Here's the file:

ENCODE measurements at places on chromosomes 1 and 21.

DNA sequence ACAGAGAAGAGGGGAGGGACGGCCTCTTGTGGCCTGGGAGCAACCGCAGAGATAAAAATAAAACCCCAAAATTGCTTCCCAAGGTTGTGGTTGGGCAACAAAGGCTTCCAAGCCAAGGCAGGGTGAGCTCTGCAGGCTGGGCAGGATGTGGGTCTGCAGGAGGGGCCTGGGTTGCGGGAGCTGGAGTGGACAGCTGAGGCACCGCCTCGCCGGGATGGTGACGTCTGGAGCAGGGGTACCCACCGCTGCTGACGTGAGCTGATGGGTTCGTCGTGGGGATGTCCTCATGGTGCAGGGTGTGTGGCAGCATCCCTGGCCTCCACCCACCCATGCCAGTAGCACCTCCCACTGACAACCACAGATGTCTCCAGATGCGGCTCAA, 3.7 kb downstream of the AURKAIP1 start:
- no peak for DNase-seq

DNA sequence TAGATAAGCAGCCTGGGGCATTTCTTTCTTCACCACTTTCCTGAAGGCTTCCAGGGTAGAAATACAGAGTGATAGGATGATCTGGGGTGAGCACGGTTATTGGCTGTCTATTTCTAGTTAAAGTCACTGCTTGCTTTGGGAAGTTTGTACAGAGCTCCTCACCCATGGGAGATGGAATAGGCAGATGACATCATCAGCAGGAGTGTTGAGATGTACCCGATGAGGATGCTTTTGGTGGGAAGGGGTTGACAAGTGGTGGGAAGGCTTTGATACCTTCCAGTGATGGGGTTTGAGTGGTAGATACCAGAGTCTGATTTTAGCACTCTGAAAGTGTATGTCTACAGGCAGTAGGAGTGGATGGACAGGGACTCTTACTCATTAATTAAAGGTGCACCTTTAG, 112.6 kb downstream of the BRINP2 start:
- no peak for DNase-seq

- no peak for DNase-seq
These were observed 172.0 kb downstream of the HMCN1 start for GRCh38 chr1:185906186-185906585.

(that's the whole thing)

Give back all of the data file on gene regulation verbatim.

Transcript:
ENCODE measurements at places on chromosomes 1 and 21.

DNA sequence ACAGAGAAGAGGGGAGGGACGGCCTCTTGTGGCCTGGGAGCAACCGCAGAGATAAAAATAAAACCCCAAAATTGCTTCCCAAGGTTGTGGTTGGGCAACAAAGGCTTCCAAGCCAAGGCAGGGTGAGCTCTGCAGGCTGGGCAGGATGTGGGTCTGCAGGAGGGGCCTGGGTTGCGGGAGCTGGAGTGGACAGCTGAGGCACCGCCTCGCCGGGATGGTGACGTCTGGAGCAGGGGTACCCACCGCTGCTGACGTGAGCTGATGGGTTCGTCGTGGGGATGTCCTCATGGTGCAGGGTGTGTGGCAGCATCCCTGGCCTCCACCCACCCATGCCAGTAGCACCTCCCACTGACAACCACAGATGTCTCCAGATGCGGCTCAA, 3.7 kb downstream of the AURKAIP1 start:
- no peak for DNase-seq

DNA sequence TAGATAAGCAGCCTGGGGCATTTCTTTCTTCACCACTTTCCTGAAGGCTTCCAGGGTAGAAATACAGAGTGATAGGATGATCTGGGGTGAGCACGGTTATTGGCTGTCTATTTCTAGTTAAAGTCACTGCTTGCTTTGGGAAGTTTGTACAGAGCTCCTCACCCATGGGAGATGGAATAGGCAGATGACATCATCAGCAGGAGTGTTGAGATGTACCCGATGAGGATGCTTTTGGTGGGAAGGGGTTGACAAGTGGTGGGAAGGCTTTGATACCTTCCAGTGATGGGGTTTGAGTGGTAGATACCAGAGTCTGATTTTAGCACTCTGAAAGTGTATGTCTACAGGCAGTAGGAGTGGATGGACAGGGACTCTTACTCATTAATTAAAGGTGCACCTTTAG, 112.6 kb downstream of the BRINP2 start:
- no peak for DNase-seq

- no peak for DNase-seq
These were observed 172.0 kb downstream of the HMCN1 start for GRCh38 chr1:185906186-185906585.